Anthony Erbetta and Nick Venezia of Marblehead arrived for work around 8 a.m. Friday at the house they are renovating on High Rock Terrace, atop the cliffs that form the southern end of Long Beach.

Little did they know their morning would include some majestic marine choreography, courtesy of perhaps up to a dozen North Atlantic right whales feeding off the rocky cliffs that divide Long and Good Harbor beaches.

The whales, which might be among those spotted earlier this week in the waters off Marblehead, came as close as 20 to 25 feet from the rocks as they made slow looping passes while feeding on plankton.

“We were setting up and we saw what we thought was a rock, and then it moved,” Venezia said.

“There was one really close to the rocks and another one sort of following off in the distance,” said Erbetta. “I saw at least two at once.”

The men, who work for the Kennedy Company, stood on an outside deck and watched the whales perform their aquatic ballet with the glee reserved for those moments when nature, wild and in-person, comes calling.

“I was standing over here,” Venezia said, pointing to an area of the deck that curved back toward Long Beach. “And one of the whales was within 20, 25 feet of the rocks. He made a big pass, in a big loop, and kept circling back.”

Sometimes the whales would disappear around the point, lazily heading back south, only to reverse course and make additional feeding passes right below Erbetta and Venezia.

Venezia said it was the first time he’s seen a whale in person since he went whale watching out of Gloucester as a kid.

There have been a number of sightings of right whales in the past two weeks, starting around Cape Cod and the South Shore and moving northward. Their presence so close to the shoreline is unusual, but not unheard of, according to Tony Lacasse of the New England Aquarium, because they go where the plankton is.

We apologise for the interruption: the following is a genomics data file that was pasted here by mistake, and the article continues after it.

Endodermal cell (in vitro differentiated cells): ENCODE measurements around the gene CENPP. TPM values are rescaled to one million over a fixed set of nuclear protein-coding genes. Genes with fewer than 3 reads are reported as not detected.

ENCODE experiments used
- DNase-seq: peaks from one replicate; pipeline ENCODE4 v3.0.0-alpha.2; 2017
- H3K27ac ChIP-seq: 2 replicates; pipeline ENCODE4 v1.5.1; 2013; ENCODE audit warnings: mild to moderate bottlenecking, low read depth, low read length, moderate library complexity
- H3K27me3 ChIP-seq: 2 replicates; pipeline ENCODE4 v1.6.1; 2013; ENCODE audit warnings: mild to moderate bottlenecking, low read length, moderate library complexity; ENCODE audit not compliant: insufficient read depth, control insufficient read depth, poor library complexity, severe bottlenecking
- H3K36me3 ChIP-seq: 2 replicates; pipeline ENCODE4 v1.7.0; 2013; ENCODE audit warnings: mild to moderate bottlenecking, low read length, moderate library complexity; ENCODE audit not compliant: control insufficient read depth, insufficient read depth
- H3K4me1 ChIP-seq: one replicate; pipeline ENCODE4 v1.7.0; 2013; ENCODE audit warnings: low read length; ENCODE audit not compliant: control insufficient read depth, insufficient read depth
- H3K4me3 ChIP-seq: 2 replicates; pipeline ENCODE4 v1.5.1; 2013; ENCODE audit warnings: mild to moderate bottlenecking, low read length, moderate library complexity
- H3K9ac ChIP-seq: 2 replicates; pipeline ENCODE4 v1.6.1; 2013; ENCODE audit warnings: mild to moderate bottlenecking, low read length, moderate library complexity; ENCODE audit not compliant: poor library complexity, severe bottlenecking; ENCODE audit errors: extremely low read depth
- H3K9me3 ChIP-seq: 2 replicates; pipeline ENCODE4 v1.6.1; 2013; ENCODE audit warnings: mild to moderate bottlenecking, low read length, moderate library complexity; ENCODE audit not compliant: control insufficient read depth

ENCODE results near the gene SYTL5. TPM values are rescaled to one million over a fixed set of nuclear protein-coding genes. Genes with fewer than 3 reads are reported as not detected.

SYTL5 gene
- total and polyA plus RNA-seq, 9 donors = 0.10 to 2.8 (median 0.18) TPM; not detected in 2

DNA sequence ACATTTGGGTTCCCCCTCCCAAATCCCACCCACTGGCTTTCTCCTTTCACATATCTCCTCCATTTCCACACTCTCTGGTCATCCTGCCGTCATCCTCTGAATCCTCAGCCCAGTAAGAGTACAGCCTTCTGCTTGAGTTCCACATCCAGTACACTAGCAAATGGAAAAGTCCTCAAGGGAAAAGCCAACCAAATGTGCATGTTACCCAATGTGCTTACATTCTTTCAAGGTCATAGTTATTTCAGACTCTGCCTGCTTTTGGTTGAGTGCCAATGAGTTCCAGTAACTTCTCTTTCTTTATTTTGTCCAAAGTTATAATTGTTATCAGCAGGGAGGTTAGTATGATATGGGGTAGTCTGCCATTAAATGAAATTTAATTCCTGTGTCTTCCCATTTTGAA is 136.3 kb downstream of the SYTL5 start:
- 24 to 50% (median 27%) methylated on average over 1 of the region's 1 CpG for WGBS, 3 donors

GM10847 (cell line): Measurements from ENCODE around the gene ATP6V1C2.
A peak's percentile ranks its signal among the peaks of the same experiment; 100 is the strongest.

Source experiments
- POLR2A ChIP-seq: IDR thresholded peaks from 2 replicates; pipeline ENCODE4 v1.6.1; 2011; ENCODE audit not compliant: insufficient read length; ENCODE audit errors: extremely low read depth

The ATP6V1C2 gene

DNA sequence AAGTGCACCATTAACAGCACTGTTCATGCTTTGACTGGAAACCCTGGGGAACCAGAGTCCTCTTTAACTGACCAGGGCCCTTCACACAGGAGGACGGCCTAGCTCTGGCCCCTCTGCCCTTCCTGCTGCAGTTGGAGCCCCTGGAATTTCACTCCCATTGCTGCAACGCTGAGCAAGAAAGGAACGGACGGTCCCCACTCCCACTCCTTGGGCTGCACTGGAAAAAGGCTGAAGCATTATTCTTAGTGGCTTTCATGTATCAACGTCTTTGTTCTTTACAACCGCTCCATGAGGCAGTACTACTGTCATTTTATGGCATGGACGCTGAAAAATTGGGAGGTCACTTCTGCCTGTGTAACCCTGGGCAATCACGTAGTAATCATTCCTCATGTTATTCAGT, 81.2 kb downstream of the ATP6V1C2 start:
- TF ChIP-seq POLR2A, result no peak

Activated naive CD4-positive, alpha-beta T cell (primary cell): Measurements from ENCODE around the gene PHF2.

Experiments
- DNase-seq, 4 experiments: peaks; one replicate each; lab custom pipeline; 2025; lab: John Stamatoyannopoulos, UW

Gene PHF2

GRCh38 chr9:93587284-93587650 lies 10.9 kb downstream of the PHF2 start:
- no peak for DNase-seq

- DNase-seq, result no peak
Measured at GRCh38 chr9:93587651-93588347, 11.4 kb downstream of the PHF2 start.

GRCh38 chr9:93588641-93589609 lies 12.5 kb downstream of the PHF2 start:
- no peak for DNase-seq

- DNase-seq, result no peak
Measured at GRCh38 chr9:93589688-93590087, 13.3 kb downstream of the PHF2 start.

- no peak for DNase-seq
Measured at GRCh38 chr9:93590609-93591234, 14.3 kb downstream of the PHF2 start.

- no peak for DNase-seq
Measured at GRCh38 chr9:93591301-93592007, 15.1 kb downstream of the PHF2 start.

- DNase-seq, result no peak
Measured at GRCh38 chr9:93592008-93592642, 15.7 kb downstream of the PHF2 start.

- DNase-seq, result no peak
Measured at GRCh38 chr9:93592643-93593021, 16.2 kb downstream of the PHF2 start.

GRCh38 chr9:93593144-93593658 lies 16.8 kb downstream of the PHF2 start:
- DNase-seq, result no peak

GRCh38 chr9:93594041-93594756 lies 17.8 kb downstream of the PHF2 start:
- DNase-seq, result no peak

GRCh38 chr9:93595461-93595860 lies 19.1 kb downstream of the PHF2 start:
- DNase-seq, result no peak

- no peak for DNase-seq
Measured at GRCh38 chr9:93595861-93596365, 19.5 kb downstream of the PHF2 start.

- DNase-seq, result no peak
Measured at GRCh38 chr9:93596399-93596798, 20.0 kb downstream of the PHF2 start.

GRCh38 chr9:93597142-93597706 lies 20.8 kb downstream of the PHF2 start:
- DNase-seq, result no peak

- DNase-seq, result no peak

Marine researchers estimate that between a third and a half of the total population of about 430 right whales currently are feeding in waters off the coast of Massachusetts. The whales are highly imperiled, not only because of their declining population — often due to ship strikes and entanglements in fishing gear — but also because of the alarming lack of calving — as in none — in the past year.

The Coast Guard prohibits boats of any size from getting within 500 yards of a right whale from any direction. The prohibition applies to kayaks, paddleboards and any other water conveyance.

On Friday, the Coast Guard radioed an alert to all boaters and fishermen to stay clear of the whales as they feed in the local waters, as well as voluntarily mitigating their vessel speed in the waters off Gloucester and Rockport.

“They really are way close to the shore,” said Gloucester Harbormaster T.J. Ciarametaro.

On Tuesday, the Coast Guard and NOAA Fisheries Law Enforcement said they are increasing the focus on enforcing the Atlantic Large Whale Take Reduction Plan “to detect and deter illegally placed fishing gear and reduce the likelihood of fatal whale entanglements from occurring.”

The federal agencies said they will marshal their resources to run increased operations from May 1 to June 30, including  more air and sea patrols in areas with seasonal gear closures. They also will increase at-sea inspections of unattended lobster and gillnet gear.

Contact Sean Horgan at 978-675-2714, or Follow him on Twitter at @SeanGDT.

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